A Strange Intersection of Cat and Tea Culture

Vinnie_and_Tea_StoveA couple of weeks ago I ordered a charcoal-burning tea stove set from Tea Habitat. I will write more about this later, since I haven’t even had the opportunity to use it yet, but I have to share the complete absurdity of what happened after it arrived at my house. I unwrapped everything and had the pieces sitting on the coffee table in the living room and Vinnie, one of my two black cats, took some sort of strange attraction to the stove part. I caught him licking it enthusiastically at least three times over the course of a week or so. The accompanying not-too-sharp, captured-by-phone photo, in which the other cat is visible in the upper left, having nothing to do with this silliness, was a quick attempt to capture proof. Other times he stopped licking and jumped down as soon as I picked up my camera. Fortunately, a few days ago I was able to capture film documentation of this ridiculousness.

I really can’t imagine what it is about the stove that he found so tasty. The clay it is made of is pretty dusty/chalky and the surface is rough enough to produce quite a lot of noise against a cat tongue. There is a cute fishy creature on the top of the stove cover, but it doesn’t smell like fish to me. Most likely, there’s something in the mineral-rich clay that the cat finds appealing, but it’s also possible that he invents weird activities like this just so I’ll wonder if he’s gone off the deep end of the cat sanity spectrum. Vinnie was the only one in the house who found the tea stove delicious; the other cat, Natasha, displayed no interest in it whatsoever.

Fortunately, this clay-licking nonsense isn’t a practice that the cat has extended to include teapots. I would have been pretty upset with him if he had decided to lick the Chou Zhou kettle (Shao Diao) that goes with the stove because I’m sure he would have knocked it off of the table and broken it. And while he does love to get in the way when I’m at the tea table, he usually doesn’t pay any attention to any other type of teaware, which I think is quite a good thing.

The Chou Zhou stove is now safely stored inside of the tea table, so Vinnie is unable to get to it. I don’t think that the stove is going to emit a cat breath scent when it’s being burned to heat water for tea, but that remains to be seen.


  1. Have you tried licking it yourself to see if it might have a particular flavor? I could imagine animals being attracted to something that has a salty taste to it, for example. 🙂

    — Dave

  2. THis is why I don’t own a cat, I refuse to have a pet which lies in my bed all day while I’m at work dreaming up new ways to slowly drive me insane, no matter how cute the critter may happen to be.

  3. wow. cool video and really bizarre behavior. maybe he likes the way the texture feels on his tongue, or maybe it has some minerals that he is craving? thanks for sharing.

    btw I’m very intrigued by these tea stoves. can’t wait to read a little about your experiences with it.

  4. very weird behavior for a cat to do that never seen that before but as to what black dragon said im looking forward to seeing more vids of this thing in use and also i think it would be a good idea if you made a gongfu ceremony video.

  5. Lead salts are known to have a sweet taste, cats are attracted to sweet tasting things if antifreeze is any example.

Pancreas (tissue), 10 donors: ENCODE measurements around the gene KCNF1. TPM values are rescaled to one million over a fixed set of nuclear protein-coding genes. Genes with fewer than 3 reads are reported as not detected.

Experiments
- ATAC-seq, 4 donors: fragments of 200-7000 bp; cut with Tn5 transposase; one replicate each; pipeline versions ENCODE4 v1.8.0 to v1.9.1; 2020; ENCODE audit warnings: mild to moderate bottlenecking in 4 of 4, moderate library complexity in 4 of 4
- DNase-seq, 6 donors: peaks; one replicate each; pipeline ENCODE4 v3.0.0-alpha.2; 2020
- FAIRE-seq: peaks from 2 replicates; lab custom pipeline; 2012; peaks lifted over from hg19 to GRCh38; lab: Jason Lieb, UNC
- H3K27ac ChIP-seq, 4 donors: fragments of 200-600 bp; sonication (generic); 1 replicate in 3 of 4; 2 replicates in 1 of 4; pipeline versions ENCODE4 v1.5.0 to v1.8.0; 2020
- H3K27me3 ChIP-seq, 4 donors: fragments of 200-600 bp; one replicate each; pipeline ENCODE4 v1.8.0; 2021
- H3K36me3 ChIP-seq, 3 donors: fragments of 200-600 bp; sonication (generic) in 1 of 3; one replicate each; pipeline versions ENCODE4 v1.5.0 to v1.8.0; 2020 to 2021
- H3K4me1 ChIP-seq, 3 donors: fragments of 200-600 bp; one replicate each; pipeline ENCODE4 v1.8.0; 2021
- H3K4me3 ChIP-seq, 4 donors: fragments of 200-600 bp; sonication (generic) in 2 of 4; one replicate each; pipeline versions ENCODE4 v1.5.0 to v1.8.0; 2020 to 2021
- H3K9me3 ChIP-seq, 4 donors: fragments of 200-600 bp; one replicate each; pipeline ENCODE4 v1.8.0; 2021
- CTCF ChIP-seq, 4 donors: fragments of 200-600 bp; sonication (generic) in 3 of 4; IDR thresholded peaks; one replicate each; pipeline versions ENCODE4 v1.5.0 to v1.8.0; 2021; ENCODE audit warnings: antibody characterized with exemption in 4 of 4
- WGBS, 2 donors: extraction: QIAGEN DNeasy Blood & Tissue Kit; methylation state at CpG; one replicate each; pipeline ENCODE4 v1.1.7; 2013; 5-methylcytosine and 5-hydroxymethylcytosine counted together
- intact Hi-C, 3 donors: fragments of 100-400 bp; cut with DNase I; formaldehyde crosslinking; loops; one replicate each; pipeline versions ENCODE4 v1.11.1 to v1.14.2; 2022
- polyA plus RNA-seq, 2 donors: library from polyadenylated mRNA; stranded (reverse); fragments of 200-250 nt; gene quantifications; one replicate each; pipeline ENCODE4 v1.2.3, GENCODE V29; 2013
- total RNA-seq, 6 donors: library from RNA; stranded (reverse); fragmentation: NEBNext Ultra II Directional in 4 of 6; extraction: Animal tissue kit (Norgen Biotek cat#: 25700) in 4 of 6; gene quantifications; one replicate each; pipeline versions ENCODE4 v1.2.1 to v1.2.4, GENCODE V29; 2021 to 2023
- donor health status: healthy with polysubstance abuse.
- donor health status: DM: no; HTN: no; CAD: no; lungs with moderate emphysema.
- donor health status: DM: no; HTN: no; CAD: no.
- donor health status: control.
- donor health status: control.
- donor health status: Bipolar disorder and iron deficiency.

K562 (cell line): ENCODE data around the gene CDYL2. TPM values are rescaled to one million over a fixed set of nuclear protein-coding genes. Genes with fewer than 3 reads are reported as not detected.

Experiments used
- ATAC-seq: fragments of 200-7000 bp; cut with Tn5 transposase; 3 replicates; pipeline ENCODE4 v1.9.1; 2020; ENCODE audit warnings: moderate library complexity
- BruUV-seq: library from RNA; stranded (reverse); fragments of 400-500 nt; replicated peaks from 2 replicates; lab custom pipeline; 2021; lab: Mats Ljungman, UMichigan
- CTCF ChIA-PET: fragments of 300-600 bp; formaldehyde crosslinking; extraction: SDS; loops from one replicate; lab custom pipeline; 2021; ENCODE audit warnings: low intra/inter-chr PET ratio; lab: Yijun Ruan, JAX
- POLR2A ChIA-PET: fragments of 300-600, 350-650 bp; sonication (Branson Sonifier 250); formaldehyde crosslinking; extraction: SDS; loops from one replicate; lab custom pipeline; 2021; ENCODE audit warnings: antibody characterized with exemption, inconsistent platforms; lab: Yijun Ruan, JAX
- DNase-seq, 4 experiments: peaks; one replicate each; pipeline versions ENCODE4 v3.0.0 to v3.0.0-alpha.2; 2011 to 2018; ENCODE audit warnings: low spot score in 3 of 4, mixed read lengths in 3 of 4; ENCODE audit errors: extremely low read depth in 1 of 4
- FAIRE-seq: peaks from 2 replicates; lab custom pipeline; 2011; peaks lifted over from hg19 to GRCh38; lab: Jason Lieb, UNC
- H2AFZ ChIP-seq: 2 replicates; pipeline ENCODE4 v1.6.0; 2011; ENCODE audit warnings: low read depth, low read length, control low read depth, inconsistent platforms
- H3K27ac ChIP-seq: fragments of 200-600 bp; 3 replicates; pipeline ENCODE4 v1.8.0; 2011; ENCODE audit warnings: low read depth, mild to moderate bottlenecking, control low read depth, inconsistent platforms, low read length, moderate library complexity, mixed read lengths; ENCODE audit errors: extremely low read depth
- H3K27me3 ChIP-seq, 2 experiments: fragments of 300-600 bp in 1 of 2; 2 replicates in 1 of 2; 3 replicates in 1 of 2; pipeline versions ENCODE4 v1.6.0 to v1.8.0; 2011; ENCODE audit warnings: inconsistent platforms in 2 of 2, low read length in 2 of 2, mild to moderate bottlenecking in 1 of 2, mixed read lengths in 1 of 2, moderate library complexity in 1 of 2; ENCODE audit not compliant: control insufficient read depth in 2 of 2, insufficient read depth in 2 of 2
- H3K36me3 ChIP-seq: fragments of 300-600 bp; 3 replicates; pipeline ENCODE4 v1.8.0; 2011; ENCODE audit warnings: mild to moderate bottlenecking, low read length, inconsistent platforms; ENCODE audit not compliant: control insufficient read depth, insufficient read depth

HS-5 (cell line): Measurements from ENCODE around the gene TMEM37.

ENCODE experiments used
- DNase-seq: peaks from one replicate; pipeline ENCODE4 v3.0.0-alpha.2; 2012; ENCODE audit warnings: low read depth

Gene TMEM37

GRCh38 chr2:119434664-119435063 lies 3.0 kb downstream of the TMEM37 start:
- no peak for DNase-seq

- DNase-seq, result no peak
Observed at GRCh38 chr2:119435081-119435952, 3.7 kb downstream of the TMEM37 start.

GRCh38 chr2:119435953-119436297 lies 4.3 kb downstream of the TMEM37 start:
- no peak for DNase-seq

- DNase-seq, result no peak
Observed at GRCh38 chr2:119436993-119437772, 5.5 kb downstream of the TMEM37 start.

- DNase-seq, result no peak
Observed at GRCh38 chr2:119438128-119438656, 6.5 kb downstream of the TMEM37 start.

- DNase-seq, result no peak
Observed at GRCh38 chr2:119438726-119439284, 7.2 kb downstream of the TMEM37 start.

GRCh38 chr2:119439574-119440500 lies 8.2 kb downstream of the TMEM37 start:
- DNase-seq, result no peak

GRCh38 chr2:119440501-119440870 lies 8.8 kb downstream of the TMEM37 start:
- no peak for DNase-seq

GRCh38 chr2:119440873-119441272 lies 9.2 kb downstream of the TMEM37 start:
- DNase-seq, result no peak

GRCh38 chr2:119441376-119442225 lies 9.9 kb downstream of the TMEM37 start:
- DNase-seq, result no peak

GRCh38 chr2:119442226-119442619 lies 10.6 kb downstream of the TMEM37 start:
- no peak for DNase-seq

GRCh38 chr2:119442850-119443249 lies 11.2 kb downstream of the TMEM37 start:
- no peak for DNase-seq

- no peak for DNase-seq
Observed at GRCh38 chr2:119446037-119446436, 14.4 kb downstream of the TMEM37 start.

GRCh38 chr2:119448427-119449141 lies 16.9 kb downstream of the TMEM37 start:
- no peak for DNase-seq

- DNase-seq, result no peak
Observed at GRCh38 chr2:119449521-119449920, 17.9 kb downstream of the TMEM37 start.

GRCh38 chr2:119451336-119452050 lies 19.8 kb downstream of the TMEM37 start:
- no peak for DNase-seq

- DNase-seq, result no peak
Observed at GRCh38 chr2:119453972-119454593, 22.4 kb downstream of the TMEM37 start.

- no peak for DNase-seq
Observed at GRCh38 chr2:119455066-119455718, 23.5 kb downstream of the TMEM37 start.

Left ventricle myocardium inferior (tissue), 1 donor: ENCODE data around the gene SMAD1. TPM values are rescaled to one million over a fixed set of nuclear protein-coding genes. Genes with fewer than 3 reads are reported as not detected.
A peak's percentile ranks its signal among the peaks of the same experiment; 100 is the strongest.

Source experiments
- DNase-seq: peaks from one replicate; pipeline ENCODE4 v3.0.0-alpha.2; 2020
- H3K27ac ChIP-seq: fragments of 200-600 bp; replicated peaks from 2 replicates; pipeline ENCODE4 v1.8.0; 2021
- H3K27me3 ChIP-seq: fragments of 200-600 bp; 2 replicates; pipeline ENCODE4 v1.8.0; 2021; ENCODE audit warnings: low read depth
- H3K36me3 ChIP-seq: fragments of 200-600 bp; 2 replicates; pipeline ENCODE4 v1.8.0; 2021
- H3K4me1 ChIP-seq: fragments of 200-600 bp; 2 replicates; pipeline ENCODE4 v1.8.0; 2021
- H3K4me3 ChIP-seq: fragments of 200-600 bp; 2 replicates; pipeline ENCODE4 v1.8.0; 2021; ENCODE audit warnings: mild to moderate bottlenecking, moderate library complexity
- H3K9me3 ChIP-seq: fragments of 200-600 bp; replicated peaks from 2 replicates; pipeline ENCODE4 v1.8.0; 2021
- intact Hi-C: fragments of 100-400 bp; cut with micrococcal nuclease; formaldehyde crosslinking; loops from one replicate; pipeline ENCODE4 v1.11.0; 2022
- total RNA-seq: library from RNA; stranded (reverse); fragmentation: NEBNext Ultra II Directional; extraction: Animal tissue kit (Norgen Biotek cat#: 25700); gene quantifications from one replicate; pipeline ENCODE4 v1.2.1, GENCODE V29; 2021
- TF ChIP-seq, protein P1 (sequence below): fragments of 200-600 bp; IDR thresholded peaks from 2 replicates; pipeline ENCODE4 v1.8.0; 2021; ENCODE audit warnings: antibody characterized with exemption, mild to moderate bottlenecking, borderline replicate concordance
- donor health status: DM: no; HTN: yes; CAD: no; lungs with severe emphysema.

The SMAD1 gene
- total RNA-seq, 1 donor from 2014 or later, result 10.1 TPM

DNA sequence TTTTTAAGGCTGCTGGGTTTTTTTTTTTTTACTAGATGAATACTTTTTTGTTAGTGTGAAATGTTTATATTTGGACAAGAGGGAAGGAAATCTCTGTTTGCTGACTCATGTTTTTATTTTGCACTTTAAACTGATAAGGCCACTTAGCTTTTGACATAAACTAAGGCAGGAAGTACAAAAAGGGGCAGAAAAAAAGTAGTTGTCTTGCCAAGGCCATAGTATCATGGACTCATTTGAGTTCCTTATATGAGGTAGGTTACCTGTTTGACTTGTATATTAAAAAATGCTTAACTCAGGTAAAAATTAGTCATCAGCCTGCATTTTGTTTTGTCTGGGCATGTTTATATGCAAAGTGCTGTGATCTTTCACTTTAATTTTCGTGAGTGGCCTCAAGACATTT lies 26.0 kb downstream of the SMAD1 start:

• Hopefully the tea stove is less toxic to him than anti-freeze would be. Either way, it’s probably a good thing that I moved it out of his reach.

  6. I have two older cats who could care less about teapots, but one likes raisins and the other apple juice. I have 2 four month old kittens who love to drink tea! You cannot figure out cats! Don’t even try. They fool you every time.

  7. Great post – a good laugh to start my day.

  8. Mineral deficiency most likely. Cats and dogs will also eat grass and clay soils ( geophagy) to alleviate magnesium deficiency, but it usually occurs in the spring when new green growth is highest in micro-minerals. Talk to your vet about it and see if he/she suggests cat vitamins with minerals.

    Slightly gross thinking about volatilized cat spit. You do know that it’s the primary antigenic substance associated with cats that causes common allergies to cats in humans, correct??

    • Yes, I knew about the allergenic qualities of cat spit, plus it’s just kind of icky. It is possible that he’s craving some minerals he doesn’t get enough of, although he should get adequate nutrition from the high quality food he gets fed. I’ll look into it.

  9. I would bet on… olive pit ! either you use it yourself, or the stove was tested with olive pit (by the maker or the reseller), so in both cases some aroma is very likely to remain. Lots of cats are crazy about anything related to olive (fruit, oil, wood…).

    as for mineral deficiency, no, definitely, not the relevant source for minerals: material of the stove was taken to high temperatures in the making, no assimilable minerals left, your cat knows better (cats are clever creatures:DD).

    nice video, it must have been a challenge to make it !

    • Olive pit is certainly a good possibility. I haven’t burned any in it yet myself because olive pit charcoal has become very, very hard to get in the US, but it is the preferred fuel for these stoves, so it’s possible that they use it in the manufacture and testing.

      And I agree that it doesn’t have anything to do with a mineral deficiency. This is a very healthy, well-nourished cat. He’s just weird. He goes completely nuts over the smell of cloves too, and there’s no reasonable explanation for that.

      Thank you – it was tricky to catch him in the act!

  10. Very interesting!
    I have shared this article with my family members. We were laughing which reading this article. Thank you so much for sharing such a nice article.